The main purpose of this post is to distil and communicate the hypotheses on in-context learning to individuals interested in AI alignment research, and those generally interested in the hypotheses about ICL, in a way that is representative of the different perspectives on ICL. It is intended for individuals interested in OpenAI’s Superalignment research agenda, and adjacent alignment agendas which involve automating AI alignment research. It is also more broadly intended for those interested in ICL’s relevance to AI alignment, AI safety, and the future of machine learning.

ICL has been studied extensively but the mechanism behind ICL is not yet agreed on by those studying it (Dong et al. (2023)). Understanding how ICL works could help us understand how hard aligning LLMs is. If this is the case, understanding ICL could also provide insight into how challenging it would be to align future, more advanced models. This could be especially helpful if such future models retain a similar architecture to today’s LLMS, exhibit ICL, and the same mechanism is responsible for the ICL they exhibit as the mechanism being observed in present-day LLMs.

Understanding how ICL works could also help us understand how hard it would be to align automated AI researchers, especially if they look similar to current models (for example, if they are based on or mostly involve the same or similar architectures and/or training setups as current LLMs).

Understanding how ICL works could also be important for alignment in general. Firstly, if ICL is approximating a learning algorithm, which algorithm it is matters. Some algorithms would be more alarming than others from an AI alignment perspective. If ICL is analogous to mesa-optimisation, it could be more cause for alarm, because it would imply that the LLM contains another optimisation process which may have a different objective function than the LLM.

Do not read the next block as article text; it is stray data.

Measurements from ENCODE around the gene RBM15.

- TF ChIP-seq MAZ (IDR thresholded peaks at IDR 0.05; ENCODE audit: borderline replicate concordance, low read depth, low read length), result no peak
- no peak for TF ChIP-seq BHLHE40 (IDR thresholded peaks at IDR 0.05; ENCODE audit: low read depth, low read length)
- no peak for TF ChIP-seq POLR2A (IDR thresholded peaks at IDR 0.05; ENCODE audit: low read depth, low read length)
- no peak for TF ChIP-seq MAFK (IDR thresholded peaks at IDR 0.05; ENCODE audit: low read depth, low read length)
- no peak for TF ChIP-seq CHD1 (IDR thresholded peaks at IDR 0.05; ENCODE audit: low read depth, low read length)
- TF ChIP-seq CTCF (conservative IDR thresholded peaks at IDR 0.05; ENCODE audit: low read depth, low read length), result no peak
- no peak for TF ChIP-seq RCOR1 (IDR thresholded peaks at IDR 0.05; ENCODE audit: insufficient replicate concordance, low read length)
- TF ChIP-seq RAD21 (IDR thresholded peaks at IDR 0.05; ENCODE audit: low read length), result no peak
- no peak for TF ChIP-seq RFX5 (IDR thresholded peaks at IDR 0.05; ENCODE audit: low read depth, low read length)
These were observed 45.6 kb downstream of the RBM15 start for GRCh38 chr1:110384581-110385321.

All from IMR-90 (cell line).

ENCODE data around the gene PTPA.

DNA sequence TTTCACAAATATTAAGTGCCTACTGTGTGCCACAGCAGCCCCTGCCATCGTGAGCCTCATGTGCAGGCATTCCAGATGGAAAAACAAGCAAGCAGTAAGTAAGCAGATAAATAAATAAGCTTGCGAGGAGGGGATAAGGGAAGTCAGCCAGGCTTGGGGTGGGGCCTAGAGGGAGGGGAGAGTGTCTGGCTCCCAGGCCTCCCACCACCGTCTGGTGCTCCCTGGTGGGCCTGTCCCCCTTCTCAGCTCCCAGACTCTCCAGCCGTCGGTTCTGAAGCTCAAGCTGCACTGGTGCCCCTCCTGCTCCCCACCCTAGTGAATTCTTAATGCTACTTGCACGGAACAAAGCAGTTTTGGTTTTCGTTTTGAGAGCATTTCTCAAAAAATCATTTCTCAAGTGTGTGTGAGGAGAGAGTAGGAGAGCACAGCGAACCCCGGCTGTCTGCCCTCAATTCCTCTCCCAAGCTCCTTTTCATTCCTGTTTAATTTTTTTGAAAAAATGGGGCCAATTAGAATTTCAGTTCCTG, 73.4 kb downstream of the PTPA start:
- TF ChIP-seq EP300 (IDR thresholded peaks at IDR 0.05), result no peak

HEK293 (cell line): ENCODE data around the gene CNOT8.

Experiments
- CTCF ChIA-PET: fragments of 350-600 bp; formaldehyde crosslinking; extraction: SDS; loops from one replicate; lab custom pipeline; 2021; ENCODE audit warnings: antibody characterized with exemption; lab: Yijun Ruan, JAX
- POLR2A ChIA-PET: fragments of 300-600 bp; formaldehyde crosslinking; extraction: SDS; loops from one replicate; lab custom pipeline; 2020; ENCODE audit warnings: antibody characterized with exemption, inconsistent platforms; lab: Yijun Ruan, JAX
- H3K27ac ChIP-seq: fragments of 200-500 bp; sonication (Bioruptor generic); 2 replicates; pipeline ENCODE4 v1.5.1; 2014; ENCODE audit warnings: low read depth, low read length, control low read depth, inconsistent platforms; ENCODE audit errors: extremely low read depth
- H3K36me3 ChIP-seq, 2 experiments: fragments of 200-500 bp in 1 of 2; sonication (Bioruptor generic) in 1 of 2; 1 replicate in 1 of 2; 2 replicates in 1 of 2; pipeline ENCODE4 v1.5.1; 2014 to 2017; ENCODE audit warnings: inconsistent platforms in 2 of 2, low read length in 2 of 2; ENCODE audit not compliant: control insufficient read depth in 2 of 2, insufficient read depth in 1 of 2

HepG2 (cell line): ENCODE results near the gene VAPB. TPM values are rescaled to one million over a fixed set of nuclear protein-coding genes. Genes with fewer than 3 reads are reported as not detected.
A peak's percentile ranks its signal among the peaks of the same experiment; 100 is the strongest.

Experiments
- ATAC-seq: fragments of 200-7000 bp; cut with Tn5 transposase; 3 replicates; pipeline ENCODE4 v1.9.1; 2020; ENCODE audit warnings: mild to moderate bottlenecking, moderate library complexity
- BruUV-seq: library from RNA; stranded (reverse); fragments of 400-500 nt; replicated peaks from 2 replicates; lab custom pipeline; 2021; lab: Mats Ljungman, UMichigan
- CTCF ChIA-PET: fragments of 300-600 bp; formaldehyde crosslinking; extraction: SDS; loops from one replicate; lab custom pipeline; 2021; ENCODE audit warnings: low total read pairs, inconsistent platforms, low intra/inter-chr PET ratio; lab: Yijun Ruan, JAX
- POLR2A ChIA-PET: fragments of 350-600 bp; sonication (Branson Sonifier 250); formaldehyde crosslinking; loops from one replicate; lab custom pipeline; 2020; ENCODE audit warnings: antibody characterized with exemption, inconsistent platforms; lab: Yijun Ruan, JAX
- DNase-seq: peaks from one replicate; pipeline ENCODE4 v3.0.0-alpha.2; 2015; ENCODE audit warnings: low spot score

Understanding ICL could also contribute to interpretability-based AI alignment agendas. Aside from allowing us to potentially surgically modify how a model does ICL, knowledge about the decision-making processes of ICL could contribute to interpretability by giving us clues to the other decision-making processes within LLMs, and insight into how models respond to inputs. Lastly, it is possible that ICL could be an alignment strategy of its own.

The Hypotheses About How ICL Works

The hypotheses for ICL can be categorised by how their explanation is framed. The two most prevalent explanations of ICL are from the perspective of Bayesian inference and Gradient Descent (Wang and Wang, 2023). This difference in framing is the main point which the difference in hypothesis hinges on. It is important to voice both sides of this difference to conduct a productive survey on ICL.

Bayesian Inference

Bayesian inference (BI) is a statistical inference method that uses Bayes’ theorem to update the probability for a hypothesis as more evidence is gathered. In this context, a parallel is drawn between the prior probabilities used to form confidence in a prediction in Bayesian inference, and the identification of the given task for ICL in the model’s training data.

A popular paper Xie et al. (2022) suggests that ICL can be viewed as the LLM implicitly performing BI. The authors find the ability to do ICL in GPT-2 and LSTMs, despite not training them explicitly to learn from prompts. They claim that the models infer concepts which are latent in the training data, and provide a theoretical framework for ICL based on BI. They find that ICL emerges in pre-trained models which were trained on data containing long-term coherence. In their methodology, they demonstrate that ICL emerges when the model’s pre-training distribution contains a mixture of hidden Markov models (HMMs). Jeon et al. (2024) suggest the results of this paper rely on contrived assumptions. Raventós et al. (2023) builds upon the paper, claiming to find a number of tasks in which ICL cannot be explained by BI.

Zhang et al. (2023) also claim to view ICL from a Bayesian perspective. The authors investigate how the transformer architecture enables ICL, claiming to “provide a unified understanding of the transformer”. They share the latent variable model assumption provided by Xie et al. (2022), and claim to prove that LLMs implicitly implement Bayesian model averaging (BMA) via their attention mechanisms during prompting. That is to say they suggest the LLM calculates the distribution of the latent variable, and predicts the likelihood of its occurrence in the output. They claim that an extension of linear attention, which can be compared to the softmax attention component, encodes BMA.